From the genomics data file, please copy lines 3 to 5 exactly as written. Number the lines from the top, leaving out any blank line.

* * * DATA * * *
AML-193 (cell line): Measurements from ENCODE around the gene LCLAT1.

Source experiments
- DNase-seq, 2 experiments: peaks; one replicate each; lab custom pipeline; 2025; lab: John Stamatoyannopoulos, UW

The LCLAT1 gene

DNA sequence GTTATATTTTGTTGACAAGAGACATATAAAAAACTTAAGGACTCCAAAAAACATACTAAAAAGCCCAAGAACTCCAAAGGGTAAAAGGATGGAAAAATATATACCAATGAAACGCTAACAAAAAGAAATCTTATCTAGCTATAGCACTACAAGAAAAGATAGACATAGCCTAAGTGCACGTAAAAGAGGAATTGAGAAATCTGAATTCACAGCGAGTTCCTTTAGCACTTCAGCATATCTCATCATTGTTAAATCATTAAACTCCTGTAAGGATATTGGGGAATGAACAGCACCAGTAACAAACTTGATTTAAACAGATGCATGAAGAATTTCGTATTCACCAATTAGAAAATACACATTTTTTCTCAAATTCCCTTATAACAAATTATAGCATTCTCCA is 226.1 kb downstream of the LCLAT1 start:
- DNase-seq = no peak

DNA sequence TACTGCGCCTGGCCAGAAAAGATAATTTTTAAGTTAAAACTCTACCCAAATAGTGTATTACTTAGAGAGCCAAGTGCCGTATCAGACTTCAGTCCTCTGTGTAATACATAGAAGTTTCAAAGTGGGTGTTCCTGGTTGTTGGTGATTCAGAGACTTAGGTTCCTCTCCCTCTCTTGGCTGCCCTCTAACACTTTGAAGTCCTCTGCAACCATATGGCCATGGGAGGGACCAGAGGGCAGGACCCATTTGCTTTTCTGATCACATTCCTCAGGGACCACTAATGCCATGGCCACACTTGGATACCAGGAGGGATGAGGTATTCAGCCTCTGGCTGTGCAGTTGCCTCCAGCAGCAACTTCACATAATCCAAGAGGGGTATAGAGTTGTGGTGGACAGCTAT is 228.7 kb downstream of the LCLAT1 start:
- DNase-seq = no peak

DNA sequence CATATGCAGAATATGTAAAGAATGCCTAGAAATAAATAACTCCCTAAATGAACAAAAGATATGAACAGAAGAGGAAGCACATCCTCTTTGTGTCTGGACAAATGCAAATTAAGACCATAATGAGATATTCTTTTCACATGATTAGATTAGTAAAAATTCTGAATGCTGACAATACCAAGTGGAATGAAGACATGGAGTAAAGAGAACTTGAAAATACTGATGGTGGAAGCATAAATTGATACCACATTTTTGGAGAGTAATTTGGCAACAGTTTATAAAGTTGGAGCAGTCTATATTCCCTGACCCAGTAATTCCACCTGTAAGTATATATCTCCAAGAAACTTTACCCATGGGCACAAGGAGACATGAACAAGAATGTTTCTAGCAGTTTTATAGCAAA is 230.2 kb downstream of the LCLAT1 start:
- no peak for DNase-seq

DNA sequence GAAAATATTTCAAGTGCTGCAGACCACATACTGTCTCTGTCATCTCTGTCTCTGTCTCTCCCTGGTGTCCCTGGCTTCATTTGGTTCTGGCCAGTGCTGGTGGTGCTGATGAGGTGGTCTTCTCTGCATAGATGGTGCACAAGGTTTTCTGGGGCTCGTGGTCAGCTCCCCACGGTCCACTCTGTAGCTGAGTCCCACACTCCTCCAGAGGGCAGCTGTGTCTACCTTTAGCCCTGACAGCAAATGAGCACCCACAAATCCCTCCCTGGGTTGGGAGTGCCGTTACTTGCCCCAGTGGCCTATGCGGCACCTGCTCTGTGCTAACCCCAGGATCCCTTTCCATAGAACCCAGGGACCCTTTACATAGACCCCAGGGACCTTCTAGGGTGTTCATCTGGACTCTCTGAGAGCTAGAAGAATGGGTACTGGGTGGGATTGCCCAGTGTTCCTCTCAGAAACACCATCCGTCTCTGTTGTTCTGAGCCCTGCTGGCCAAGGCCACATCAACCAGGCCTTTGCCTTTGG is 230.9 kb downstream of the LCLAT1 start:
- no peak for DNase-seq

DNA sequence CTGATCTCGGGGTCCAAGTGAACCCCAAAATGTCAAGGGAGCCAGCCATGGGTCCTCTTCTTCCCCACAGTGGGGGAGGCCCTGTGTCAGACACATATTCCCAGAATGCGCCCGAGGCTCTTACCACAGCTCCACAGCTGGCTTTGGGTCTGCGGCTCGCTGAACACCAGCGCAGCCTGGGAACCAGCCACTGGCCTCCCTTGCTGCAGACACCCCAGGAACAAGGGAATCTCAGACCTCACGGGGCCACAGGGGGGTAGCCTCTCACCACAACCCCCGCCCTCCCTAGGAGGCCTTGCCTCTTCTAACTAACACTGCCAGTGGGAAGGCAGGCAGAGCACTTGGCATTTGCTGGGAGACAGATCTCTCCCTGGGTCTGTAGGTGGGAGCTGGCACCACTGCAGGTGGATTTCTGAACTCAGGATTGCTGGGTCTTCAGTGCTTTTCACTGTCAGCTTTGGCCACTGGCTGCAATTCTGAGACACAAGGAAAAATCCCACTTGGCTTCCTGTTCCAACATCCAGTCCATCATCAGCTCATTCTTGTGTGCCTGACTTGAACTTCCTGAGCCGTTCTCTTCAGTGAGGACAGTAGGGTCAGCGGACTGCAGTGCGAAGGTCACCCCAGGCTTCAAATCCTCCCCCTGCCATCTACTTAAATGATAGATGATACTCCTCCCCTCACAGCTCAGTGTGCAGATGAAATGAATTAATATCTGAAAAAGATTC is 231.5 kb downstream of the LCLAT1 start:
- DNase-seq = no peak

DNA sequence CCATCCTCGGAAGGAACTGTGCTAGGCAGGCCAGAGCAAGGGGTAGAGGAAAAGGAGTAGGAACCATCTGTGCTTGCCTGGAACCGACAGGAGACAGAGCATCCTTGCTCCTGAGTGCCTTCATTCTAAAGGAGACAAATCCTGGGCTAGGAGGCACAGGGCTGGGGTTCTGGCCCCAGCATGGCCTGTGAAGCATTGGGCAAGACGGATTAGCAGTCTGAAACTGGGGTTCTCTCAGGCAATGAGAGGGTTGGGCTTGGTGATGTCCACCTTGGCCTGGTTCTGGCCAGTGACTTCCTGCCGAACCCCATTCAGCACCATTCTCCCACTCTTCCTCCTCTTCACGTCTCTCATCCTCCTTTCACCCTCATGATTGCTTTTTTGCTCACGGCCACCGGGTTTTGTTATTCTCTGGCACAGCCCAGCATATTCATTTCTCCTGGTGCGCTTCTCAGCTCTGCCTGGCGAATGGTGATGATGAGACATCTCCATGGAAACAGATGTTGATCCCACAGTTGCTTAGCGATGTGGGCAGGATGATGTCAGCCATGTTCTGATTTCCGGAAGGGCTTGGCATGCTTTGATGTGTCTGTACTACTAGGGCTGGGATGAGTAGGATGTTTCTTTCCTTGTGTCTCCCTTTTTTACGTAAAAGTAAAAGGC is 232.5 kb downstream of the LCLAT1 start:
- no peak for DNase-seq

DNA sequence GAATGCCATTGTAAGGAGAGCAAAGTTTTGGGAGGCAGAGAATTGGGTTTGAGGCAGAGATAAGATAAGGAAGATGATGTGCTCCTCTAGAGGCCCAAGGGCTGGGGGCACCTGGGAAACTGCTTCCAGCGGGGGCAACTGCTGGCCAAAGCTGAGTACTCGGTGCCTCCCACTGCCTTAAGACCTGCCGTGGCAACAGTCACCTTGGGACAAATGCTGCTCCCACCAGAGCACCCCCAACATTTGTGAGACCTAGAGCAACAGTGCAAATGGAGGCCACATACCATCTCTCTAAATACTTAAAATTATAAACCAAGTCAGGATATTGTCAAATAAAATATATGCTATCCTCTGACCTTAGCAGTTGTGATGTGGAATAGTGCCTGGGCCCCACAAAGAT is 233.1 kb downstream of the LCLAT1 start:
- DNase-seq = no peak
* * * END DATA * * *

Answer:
- DNase-seq, 2 experiments: peaks; one replicate each; lab custom pipeline; 2025; lab: John Stamatoyannopoulos, UW

The LCLAT1 gene

DNA sequence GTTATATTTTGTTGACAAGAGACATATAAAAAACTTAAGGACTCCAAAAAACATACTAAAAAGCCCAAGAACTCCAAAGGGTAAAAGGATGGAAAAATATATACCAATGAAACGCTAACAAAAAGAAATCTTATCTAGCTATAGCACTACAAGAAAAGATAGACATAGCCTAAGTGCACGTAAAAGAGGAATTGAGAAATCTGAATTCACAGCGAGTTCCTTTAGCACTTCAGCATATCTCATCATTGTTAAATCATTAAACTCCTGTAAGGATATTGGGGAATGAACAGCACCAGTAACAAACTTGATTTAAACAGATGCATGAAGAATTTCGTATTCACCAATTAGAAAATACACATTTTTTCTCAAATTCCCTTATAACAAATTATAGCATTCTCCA is 226.1 kb downstream of the LCLAT1 start: